Hold That Thought!: How to Unload Your Brain, Organize Your Life, and Take Action

Royal Typewriter, circa 1919


Sometimes I just wish I could plug an external hard drive into my brain to increase memory! As life has become ever more complicated, perversely my ability to mentally keep track of it all has diminished. I make list upon list, but then I have to be able to access the lists, which means I have to remember where I put them. And then, if I get that far, I have to have some way of turning the lists into action.

Step 1: Regularly do brain dumps.

I've found that I do best when I don't try to hold all the data in my finite mental storage, but unload  information onto paper or into other sites which are easy to access. When I can free up your brain from trying to hold on to all that information, I have more space for doing what brains do best – processing. And while I can't simply purchase extra memory, happily there are many excellent tools that can serve a similar function. Since January is a time of new beginnings, I thought it might be a good time to take a look at some organizational tools.


Step 2: Put everything you want to remember into useful and easily retrieved locations.
Keeping on top of a crazy life means storing all sorts of facts, dates, ideas, and miscellany, and if you can put it into convenient sources which you can find as you need it, you're halfway to winning the battle.

I use different kinds of organizers for different functions. Binders make a great place to collect information on a certain theme, so I have 3-ring notebooks for gardening, home-management, school planning, co-op planning, and more. Many of these tools I rely on daily. But today I want to talk about some other tools, specifically those that give me a place to collect all that other stray data I want to keep accessible, whether it is a note to purchase a poetry handbook for a daughter, a website with wonderful reviews of classic books, or a list of people I need to call and email.

Here are my favorite computer organizers:

  1. Pear Budget: Tim and I have been using this online budget program for a year now, and it has been extremely valuable to us to help us both track and control our spending. It costs about $50 a year, but we have saved far more than that because of the accountability Pear has provided. Now, as Dave Ramsey says, we're able to “put a name” to every dollar, see where we need to tighten further and celebrate the victories. (Yippee - we saved almost $1000 on our electric bill last year!) Correction: We saved over $1000 from our budgeted allotment, but only saved $500 from the previous year because our electric rates/ kwh were higher in 2012.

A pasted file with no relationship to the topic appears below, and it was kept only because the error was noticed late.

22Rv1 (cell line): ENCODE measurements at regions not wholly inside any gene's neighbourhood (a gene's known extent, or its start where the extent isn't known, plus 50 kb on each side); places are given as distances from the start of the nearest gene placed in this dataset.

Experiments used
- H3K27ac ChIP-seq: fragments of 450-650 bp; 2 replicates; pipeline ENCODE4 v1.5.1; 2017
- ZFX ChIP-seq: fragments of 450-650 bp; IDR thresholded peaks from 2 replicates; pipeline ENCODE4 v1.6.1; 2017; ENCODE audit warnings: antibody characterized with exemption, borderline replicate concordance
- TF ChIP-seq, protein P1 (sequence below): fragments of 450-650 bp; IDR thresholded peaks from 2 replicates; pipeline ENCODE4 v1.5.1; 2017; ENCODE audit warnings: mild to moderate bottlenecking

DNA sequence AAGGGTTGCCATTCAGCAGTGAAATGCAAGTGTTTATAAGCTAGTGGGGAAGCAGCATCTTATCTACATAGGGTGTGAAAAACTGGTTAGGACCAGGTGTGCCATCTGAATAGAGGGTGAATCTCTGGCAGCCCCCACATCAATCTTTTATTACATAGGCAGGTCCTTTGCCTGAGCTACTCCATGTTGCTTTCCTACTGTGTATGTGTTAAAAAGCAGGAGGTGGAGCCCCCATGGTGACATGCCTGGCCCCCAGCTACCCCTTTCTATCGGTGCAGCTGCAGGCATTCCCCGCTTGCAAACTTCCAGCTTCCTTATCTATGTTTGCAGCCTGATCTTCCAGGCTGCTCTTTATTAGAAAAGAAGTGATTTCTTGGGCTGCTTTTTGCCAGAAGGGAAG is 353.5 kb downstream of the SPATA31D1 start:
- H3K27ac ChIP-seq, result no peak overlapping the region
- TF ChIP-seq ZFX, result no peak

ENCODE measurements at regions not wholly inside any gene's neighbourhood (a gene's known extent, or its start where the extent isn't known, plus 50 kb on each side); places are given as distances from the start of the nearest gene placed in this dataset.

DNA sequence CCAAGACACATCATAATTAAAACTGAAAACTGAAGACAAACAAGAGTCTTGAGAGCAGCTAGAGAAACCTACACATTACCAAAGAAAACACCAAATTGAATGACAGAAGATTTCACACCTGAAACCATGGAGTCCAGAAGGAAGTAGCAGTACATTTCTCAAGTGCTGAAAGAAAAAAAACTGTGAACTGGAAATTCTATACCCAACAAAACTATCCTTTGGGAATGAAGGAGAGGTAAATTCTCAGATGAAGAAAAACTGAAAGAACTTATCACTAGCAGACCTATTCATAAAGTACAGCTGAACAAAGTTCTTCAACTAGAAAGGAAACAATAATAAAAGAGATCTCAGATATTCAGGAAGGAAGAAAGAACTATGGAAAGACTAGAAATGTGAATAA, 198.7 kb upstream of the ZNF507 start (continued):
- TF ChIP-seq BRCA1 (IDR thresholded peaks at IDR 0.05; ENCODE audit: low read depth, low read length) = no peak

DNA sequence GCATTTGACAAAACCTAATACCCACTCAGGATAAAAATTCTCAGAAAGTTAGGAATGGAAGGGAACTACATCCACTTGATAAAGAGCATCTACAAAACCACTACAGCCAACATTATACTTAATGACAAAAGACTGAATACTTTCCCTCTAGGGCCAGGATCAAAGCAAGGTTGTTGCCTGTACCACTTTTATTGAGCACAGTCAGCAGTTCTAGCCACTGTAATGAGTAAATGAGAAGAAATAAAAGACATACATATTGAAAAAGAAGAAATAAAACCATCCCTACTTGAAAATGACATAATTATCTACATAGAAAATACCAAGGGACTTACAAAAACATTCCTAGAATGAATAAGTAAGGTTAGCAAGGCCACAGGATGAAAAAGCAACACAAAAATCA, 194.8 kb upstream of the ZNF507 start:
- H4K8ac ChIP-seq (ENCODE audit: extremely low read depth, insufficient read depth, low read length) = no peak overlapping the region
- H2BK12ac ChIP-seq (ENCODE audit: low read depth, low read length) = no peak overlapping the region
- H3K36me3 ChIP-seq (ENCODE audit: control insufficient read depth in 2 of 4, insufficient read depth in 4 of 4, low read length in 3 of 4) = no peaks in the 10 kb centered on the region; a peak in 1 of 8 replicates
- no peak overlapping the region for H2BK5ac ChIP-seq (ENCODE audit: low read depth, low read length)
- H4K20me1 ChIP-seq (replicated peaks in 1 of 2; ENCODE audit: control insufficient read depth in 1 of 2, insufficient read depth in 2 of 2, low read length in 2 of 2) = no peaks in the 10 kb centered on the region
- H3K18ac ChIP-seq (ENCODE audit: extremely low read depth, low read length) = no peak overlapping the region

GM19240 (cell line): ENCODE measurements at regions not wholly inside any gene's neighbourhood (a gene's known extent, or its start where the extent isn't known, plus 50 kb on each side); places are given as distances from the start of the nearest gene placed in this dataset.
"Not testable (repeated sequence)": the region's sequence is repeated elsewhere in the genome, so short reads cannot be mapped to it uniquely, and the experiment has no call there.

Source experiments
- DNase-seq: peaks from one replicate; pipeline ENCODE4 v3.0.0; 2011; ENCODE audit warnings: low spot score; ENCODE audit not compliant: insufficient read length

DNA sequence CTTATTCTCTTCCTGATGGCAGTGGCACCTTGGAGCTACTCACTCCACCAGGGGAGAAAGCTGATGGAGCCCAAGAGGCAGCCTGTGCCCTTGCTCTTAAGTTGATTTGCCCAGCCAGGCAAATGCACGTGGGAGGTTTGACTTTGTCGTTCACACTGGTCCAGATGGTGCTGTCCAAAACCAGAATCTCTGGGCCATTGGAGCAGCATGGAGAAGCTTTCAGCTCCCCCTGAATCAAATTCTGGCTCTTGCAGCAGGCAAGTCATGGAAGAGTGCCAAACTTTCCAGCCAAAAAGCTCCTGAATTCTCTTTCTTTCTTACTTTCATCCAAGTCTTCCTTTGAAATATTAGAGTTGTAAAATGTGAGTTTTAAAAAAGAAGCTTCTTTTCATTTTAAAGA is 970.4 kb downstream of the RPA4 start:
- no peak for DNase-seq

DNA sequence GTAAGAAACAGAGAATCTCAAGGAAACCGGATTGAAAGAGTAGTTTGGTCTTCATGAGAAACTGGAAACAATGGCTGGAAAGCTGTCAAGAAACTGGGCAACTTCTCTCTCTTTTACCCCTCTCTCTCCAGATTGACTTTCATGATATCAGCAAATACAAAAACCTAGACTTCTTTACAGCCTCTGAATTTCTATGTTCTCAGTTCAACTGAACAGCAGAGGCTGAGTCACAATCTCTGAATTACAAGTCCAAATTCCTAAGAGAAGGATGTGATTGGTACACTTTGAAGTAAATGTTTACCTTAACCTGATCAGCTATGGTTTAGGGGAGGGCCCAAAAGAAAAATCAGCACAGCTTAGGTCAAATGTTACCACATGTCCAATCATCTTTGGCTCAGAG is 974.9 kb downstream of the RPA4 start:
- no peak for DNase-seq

2. Virtual Sticky Notes: If you like Post-it notes, you'll love Sticky Notes, a utility which is available for Windows 7 or Macs. I used to write little Post-it notes for myself and put them on the computer, but all too often the things would flutter away. These handy virtual notes won't disappear until you tell them too, and so they make a persistent jog to my memory. (They can be hidden very easily if they are too distracting.) I color code my notes, so a green sticky note means something I need to purchase, purple is a writing assignment, yellow is for emails, and so on. It's marvelously satisfying to click a finished note into oblivion! 

  3. Pinterest: I resisted this for a long time, thinking that it must be just another way to waste time on the internet. But after becoming frustrated with the difficulty of relocating bookmarked websites I'd tried to save at one time or another, I gave in and became a Pinner. Shazam! What a great way to organize and collect ideas and helpful links! With handy thumbnail visuals! And I can organize the pins on “boards” in any way that makes sense to me and will help me find them in the future! I found this terrifically useful in saving ideas for Christmas presents to make the past month, and it is also great for cataloging websites with homeschool ideas, sewing projects, home improvement, recipes, and so very much more.
  1. Evernote: As I said, I'm a big note maker. But the problem is, my notes might be in all sorts of locations. Is it in the home management binder? In my Planner Pad – (more on this in a jiff)? Or on some random piece of paper that might be buried on one of my two desks or file cabinet? A friend recently introduced me to Evernote, a cloud based storage system. Now I can make lists to my hearts content, and know exactly where they are. Most people like the fact that Evernote can be used across platforms (computer, smart phone, tablet, etc.) But my tech needs are simpler, so I only care that the notes are saved and easy to find on my computer. You can put tags on each note, and then group them by tag. Some of my tags are books (with lists of used books I want to buy, books I've loaned, and books I want to read), business (lists pertaining to Tim's business), finances, and organization. I've even started a list with ideas for Christmas 2013. Evernote has the capability to take screen captures and make clippings from websites, but so far I've just been using the notetaking ability.
  1. Mr. Pythagoras and Mr. Fibonacci finger puppets
    Ravelry: This won't be of interest to everyone, but every knitter and crocheter needs to be familiar with this very handy site. Not only can you search for patterns by using all sorts of parameters, you can store those that appeal to you, putting them into your personal queue. No more wondering where that groovy pattern for the Pythagorean theorem and Fibonacci finger puppets is! (Yes, that one is definitely in my queue!)